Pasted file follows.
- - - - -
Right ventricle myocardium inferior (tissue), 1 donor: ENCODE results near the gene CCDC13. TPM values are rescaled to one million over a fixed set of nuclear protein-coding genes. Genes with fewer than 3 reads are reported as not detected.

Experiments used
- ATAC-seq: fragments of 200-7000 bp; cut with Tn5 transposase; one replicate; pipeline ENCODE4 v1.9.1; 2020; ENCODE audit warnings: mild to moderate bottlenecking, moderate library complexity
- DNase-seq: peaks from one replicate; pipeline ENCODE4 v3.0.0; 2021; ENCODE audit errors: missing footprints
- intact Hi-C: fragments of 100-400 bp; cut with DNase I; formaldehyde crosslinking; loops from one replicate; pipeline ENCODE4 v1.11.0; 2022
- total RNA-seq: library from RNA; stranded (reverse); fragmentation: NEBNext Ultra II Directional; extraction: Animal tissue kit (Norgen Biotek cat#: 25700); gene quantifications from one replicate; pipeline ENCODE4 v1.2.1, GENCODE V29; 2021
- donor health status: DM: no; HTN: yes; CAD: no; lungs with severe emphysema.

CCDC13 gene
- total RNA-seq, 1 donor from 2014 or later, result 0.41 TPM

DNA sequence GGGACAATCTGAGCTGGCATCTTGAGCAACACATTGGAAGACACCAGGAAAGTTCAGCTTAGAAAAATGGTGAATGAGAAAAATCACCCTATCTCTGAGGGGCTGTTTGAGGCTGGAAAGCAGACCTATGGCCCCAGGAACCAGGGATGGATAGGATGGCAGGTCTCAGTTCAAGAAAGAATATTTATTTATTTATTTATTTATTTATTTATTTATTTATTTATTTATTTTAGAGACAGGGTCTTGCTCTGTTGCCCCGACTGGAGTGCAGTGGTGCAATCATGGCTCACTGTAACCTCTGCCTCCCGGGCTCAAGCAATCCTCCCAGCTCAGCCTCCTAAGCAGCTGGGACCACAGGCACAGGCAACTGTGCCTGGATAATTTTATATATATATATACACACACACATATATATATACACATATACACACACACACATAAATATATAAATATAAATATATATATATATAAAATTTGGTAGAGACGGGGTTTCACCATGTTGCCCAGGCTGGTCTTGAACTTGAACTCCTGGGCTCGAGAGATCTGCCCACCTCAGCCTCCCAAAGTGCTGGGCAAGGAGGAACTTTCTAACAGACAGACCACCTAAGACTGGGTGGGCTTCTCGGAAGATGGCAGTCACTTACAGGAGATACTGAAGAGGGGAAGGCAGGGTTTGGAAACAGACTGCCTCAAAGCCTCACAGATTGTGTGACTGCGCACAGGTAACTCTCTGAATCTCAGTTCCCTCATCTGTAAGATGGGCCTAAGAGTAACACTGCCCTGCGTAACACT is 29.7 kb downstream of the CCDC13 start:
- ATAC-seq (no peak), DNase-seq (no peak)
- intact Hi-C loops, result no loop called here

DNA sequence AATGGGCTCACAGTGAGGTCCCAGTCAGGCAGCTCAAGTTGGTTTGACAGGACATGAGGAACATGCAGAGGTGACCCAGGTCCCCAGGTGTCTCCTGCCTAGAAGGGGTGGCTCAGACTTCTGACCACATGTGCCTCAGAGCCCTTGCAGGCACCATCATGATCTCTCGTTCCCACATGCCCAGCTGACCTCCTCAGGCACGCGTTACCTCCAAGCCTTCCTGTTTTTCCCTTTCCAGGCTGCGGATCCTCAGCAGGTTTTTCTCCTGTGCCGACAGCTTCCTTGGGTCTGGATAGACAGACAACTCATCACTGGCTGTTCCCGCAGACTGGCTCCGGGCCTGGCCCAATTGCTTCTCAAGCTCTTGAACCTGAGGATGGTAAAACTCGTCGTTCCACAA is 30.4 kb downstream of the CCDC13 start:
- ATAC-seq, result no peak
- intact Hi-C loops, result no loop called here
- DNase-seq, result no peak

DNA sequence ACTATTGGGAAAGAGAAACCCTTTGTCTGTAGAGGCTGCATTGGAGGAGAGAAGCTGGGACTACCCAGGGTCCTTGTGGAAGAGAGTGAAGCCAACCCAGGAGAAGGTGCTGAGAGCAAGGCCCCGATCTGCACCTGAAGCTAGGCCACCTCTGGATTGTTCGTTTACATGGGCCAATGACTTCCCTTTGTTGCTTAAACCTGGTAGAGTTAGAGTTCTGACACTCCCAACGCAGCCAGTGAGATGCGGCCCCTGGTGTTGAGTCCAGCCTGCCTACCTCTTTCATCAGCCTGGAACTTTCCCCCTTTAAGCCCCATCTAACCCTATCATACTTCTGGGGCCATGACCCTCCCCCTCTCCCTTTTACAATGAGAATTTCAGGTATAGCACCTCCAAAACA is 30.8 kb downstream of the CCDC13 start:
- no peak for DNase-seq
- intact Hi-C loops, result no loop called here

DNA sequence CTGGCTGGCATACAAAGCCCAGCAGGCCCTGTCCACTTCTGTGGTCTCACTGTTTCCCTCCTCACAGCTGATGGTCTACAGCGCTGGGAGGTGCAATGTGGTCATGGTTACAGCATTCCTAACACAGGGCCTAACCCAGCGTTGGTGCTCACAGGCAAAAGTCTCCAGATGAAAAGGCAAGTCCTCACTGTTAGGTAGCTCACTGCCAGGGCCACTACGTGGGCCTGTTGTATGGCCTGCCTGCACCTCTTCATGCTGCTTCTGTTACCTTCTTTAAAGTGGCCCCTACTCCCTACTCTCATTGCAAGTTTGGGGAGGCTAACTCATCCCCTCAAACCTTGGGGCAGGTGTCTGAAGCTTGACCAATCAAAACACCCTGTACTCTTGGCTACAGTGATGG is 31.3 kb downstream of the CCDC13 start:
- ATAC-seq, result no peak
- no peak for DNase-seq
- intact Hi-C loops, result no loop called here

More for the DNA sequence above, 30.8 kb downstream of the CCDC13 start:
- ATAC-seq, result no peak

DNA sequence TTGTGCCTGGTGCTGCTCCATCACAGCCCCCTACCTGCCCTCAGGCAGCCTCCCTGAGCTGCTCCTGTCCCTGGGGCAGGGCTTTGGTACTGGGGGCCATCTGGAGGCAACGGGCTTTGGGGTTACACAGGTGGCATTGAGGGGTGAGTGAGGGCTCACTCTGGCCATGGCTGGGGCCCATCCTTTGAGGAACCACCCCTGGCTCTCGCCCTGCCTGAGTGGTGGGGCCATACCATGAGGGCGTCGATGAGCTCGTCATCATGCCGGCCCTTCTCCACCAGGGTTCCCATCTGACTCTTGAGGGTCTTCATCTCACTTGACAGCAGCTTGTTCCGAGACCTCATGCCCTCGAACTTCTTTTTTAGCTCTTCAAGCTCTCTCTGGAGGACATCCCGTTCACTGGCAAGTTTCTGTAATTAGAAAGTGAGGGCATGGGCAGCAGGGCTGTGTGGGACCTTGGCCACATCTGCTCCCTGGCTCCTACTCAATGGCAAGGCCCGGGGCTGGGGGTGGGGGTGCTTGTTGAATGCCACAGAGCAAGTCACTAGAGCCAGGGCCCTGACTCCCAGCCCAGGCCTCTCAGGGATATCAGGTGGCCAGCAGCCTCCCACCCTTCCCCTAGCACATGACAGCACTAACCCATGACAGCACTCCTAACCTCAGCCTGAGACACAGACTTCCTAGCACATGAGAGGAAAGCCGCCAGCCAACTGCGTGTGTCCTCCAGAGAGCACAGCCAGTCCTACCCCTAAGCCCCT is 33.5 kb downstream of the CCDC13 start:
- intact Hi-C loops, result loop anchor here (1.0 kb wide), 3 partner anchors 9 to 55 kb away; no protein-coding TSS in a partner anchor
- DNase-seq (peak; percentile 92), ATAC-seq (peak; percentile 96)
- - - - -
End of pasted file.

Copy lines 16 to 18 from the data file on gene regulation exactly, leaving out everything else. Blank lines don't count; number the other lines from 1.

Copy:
- DNase-seq, result no peak

DNA sequence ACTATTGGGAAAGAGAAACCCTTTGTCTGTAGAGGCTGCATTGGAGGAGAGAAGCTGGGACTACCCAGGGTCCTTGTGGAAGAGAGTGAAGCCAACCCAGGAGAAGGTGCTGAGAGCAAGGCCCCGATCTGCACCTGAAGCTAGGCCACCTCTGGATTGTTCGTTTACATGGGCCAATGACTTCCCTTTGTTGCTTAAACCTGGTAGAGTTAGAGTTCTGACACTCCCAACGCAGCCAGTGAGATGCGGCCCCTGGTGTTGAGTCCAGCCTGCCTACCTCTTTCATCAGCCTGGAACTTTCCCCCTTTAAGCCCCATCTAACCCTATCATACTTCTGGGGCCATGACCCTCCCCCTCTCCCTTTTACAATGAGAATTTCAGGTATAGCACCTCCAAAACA is 30.8 kb downstream of the CCDC13 start:
- no peak for DNase-seq